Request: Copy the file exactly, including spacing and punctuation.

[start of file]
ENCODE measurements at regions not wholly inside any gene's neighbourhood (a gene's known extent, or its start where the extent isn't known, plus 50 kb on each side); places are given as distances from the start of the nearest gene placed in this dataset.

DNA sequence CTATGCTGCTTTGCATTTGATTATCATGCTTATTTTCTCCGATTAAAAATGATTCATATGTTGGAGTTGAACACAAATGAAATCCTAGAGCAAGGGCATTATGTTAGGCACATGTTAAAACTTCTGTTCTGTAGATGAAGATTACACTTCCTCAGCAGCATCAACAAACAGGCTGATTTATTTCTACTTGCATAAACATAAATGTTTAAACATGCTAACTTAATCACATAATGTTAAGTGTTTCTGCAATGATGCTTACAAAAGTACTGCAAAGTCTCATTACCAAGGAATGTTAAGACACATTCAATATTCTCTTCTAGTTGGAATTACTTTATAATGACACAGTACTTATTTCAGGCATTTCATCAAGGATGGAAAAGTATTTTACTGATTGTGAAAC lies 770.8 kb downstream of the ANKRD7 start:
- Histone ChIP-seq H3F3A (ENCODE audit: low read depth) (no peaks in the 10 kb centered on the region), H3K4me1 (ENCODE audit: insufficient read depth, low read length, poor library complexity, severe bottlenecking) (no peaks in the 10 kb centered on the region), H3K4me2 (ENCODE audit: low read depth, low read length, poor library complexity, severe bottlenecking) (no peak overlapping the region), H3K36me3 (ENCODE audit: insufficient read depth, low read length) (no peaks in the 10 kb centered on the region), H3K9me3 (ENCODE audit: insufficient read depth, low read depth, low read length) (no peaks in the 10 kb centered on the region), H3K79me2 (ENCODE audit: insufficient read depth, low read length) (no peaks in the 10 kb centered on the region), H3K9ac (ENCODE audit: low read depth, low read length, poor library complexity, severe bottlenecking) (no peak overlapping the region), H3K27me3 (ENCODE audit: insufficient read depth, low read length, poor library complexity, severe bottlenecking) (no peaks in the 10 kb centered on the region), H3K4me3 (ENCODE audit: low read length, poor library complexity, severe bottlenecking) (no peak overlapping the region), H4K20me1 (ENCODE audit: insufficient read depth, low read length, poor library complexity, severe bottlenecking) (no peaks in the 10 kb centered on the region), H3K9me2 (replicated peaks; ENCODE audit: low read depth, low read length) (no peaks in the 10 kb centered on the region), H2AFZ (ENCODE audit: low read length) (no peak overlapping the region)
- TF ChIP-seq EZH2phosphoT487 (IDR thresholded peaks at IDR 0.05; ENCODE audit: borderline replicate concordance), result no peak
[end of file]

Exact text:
ENCODE measurements at regions not wholly inside any gene's neighbourhood (a gene's known extent, or its start where the extent isn't known, plus 50 kb on each side); places are given as distances from the start of the nearest gene placed in this dataset.

DNA sequence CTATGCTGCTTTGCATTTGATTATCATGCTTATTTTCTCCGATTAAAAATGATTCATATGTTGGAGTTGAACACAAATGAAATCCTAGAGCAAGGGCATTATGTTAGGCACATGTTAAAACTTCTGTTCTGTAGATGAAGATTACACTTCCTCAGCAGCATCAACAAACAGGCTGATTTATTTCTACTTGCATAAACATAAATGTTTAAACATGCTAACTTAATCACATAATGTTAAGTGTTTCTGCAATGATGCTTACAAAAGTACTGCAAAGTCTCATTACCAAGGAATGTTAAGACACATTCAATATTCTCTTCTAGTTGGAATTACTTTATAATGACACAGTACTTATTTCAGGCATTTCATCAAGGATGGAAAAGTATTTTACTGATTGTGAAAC lies 770.8 kb downstream of the ANKRD7 start:
- Histone ChIP-seq H3F3A (ENCODE audit: low read depth) (no peaks in the 10 kb centered on the region), H3K4me1 (ENCODE audit: insufficient read depth, low read length, poor library complexity, severe bottlenecking) (no peaks in the 10 kb centered on the region), H3K4me2 (ENCODE audit: low read depth, low read length, poor library complexity, severe bottlenecking) (no peak overlapping the region), H3K36me3 (ENCODE audit: insufficient read depth, low read length) (no peaks in the 10 kb centered on the region), H3K9me3 (ENCODE audit: insufficient read depth, low read depth, low read length) (no peaks in the 10 kb centered on the region), H3K79me2 (ENCODE audit: insufficient read depth, low read length) (no peaks in the 10 kb centered on the region), H3K9ac (ENCODE audit: low read depth, low read length, poor library complexity, severe bottlenecking) (no peak overlapping the region), H3K27me3 (ENCODE audit: insufficient read depth, low read length, poor library complexity, severe bottlenecking) (no peaks in the 10 kb centered on the region), H3K4me3 (ENCODE audit: low read length, poor library complexity, severe bottlenecking) (no peak overlapping the region), H4K20me1 (ENCODE audit: insufficient read depth, low read length, poor library complexity, severe bottlenecking) (no peaks in the 10 kb centered on the region), H3K9me2 (replicated peaks; ENCODE audit: low read depth, low read length) (no peaks in the 10 kb centered on the region), H2AFZ (ENCODE audit: low read length) (no peak overlapping the region)
- TF ChIP-seq EZH2phosphoT487 (IDR thresholded peaks at IDR 0.05; ENCODE audit: borderline replicate concordance), result no peak